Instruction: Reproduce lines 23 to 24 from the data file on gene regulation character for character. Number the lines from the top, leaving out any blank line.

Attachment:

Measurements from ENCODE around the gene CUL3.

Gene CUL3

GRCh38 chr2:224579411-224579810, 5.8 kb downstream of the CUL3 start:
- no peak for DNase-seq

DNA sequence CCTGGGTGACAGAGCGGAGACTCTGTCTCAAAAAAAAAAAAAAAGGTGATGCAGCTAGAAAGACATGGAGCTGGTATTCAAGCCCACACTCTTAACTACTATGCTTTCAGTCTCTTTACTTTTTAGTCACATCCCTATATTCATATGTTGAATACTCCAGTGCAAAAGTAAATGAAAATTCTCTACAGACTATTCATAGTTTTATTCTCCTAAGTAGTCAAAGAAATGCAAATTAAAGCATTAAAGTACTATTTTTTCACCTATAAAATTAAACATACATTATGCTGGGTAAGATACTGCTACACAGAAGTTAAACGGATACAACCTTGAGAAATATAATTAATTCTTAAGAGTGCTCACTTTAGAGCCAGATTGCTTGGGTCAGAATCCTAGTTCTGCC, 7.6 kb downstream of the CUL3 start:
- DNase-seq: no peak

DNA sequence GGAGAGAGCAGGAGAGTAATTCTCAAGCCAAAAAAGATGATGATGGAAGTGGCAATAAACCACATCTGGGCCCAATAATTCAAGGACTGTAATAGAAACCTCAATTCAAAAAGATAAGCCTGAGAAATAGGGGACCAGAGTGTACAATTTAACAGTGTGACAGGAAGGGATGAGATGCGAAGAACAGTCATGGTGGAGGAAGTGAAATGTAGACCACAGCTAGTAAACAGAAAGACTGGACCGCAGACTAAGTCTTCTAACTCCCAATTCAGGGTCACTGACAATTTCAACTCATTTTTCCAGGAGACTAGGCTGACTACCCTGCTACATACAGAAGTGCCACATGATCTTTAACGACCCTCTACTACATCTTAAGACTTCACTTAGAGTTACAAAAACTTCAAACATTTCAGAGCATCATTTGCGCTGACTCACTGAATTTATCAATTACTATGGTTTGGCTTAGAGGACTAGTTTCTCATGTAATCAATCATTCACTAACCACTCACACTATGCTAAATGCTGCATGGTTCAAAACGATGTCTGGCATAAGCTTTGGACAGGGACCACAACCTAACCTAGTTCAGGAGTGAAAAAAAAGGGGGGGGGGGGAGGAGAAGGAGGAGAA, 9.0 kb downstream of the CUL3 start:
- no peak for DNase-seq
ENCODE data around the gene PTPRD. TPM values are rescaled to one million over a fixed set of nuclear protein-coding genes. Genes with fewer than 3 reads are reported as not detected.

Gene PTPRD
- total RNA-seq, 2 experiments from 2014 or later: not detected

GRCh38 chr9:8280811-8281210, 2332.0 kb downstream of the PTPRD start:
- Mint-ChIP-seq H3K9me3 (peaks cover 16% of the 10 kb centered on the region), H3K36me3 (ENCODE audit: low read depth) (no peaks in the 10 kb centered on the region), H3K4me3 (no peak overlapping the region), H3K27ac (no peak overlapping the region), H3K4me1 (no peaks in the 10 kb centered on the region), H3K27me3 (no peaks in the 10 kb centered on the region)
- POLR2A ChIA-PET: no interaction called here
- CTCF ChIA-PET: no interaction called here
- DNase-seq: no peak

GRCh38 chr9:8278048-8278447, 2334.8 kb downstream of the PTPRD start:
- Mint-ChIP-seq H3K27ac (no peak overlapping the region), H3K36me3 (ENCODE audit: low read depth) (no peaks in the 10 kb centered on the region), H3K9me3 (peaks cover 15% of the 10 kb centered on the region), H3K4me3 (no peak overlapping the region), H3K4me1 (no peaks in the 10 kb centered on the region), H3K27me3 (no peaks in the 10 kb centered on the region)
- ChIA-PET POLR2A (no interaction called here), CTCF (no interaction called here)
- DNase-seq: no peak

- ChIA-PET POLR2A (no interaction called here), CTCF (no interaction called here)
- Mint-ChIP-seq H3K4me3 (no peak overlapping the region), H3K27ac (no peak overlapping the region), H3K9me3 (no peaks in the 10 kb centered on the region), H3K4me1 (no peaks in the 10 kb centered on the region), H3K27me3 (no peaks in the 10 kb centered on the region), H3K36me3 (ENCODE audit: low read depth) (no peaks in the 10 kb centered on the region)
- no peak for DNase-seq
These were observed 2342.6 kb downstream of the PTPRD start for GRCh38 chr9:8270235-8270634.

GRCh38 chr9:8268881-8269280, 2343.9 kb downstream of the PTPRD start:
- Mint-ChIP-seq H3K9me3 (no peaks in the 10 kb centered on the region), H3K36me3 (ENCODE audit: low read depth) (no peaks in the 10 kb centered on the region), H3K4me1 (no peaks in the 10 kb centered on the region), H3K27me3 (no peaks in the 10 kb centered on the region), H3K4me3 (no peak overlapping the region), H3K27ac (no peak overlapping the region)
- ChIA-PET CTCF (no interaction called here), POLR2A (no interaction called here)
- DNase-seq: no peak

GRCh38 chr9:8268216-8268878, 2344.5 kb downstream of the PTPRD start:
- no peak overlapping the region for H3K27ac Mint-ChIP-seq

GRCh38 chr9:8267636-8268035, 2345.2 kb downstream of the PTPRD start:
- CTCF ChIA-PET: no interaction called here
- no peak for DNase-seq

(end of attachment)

- no peak for DNase-seq
These were observed 2342.6 kb downstream of the PTPRD start for GRCh38 chr9:8270235-8270634.